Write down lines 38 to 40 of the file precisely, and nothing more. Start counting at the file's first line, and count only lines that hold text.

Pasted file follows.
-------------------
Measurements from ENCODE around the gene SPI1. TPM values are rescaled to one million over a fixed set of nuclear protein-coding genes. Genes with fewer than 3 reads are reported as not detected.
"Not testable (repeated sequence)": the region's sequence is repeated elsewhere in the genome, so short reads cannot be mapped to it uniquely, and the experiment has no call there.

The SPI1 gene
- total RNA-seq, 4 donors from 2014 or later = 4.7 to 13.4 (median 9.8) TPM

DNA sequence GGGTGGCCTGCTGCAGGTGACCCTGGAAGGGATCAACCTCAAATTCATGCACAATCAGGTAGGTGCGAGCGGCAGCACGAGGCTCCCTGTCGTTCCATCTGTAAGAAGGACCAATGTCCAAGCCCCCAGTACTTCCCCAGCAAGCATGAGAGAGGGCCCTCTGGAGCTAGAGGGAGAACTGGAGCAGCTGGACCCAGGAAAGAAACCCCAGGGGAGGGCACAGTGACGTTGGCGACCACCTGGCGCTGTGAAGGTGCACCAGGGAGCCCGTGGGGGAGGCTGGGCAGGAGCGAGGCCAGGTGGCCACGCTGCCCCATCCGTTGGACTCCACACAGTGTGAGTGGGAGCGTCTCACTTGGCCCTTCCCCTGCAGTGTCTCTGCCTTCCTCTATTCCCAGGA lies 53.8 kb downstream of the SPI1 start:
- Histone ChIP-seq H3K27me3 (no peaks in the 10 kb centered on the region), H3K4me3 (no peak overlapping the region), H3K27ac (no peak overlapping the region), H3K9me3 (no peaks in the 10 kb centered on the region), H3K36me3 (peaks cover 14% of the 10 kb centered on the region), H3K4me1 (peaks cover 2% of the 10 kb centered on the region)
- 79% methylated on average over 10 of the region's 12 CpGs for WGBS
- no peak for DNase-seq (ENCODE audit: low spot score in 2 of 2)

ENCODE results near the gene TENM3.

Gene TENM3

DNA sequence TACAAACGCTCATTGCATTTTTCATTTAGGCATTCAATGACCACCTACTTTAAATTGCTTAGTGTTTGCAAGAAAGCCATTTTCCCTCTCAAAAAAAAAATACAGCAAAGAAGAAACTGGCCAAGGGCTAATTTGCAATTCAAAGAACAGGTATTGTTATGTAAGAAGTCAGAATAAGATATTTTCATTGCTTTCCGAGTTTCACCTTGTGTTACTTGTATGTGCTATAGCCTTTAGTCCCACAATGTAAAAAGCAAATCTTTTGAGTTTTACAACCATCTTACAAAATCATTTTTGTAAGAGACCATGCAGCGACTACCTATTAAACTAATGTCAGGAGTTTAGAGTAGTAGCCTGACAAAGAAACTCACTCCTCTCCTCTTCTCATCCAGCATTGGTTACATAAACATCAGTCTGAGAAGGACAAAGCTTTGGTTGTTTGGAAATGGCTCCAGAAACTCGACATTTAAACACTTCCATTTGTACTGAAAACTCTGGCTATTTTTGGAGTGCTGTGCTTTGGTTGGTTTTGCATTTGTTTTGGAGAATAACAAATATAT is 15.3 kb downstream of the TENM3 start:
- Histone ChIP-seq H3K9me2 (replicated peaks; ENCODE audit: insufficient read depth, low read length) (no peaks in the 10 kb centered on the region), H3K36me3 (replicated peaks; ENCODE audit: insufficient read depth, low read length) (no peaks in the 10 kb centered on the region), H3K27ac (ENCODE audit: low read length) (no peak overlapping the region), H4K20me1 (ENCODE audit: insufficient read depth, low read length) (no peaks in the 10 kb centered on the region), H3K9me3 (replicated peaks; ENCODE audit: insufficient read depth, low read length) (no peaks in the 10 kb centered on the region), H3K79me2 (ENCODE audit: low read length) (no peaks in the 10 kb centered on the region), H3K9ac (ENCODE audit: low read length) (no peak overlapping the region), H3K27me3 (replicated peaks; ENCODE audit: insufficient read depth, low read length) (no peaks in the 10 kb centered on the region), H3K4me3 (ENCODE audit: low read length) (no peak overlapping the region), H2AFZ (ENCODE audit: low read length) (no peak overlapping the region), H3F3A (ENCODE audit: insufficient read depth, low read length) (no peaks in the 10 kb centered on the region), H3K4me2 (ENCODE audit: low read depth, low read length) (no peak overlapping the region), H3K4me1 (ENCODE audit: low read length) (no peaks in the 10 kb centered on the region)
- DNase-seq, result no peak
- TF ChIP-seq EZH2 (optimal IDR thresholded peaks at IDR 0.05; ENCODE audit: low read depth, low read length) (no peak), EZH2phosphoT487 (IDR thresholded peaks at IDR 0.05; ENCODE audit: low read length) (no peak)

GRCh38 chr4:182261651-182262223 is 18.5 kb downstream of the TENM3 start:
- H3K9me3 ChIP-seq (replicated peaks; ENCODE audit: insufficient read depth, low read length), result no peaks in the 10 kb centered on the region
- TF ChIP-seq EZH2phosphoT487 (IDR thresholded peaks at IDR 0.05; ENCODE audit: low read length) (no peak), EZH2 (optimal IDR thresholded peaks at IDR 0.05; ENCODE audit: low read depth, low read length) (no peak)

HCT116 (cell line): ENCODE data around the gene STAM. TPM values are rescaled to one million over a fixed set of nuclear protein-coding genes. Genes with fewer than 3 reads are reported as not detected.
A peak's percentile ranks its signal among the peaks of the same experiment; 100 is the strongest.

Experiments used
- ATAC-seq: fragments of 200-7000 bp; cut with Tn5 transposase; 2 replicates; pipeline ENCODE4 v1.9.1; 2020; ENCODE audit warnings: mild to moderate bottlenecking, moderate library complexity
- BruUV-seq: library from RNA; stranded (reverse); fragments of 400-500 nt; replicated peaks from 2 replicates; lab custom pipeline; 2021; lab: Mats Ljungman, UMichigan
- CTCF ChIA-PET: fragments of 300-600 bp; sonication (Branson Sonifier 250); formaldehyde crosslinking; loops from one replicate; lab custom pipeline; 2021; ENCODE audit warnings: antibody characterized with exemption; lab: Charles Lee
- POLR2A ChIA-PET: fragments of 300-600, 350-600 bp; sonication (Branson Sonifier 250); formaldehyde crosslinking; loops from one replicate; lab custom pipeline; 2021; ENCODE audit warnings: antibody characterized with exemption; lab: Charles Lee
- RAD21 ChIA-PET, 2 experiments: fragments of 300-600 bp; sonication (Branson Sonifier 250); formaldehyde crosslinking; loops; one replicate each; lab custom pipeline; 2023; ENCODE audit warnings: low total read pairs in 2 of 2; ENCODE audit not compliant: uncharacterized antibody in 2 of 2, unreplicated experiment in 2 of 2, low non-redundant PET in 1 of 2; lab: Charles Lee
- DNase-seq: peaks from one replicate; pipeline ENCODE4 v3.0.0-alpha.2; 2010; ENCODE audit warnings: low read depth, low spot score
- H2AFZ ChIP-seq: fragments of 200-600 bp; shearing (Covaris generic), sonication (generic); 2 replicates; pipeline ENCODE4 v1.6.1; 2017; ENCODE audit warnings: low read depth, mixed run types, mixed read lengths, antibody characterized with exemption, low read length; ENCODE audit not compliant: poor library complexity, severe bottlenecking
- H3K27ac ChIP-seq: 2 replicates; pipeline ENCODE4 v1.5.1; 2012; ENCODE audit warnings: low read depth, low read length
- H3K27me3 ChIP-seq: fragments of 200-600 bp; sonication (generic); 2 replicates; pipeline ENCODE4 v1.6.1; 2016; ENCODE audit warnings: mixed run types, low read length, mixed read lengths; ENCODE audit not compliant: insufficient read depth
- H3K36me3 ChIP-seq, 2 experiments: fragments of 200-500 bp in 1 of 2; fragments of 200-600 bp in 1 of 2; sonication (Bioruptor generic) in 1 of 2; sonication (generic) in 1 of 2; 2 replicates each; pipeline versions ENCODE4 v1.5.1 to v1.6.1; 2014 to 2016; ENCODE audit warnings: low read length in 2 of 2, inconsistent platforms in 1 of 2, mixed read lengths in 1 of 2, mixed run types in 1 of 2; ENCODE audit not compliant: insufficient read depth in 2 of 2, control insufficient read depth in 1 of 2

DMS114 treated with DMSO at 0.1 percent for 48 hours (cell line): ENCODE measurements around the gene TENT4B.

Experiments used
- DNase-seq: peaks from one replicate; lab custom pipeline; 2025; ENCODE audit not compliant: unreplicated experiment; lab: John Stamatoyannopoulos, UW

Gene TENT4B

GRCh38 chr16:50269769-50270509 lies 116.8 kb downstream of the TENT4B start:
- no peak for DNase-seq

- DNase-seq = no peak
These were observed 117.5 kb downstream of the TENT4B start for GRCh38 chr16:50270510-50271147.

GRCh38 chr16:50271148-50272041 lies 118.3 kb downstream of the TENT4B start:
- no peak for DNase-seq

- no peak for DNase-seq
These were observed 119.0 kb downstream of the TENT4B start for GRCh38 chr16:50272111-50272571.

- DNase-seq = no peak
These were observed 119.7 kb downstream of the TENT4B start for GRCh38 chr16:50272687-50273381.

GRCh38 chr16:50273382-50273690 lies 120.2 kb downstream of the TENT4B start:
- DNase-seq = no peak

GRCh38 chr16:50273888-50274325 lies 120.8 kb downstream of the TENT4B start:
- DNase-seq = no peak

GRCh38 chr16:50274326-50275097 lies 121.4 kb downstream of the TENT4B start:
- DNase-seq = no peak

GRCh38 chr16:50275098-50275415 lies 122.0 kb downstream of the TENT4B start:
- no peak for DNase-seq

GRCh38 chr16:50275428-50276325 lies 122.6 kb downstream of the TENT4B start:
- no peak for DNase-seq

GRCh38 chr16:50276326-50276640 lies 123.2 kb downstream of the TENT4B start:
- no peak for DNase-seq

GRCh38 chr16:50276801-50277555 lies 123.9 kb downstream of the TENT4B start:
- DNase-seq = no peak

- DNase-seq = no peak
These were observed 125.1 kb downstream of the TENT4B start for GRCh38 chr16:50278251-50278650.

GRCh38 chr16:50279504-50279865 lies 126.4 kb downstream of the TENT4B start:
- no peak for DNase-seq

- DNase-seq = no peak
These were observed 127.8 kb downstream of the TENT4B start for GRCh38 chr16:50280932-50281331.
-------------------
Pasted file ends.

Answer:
These were observed 117.5 kb downstream of the TENT4B start for GRCh38 chr16:50270510-50271147.

GRCh38 chr16:50271148-50272041 lies 118.3 kb downstream of the TENT4B start:
- no peak for DNase-seq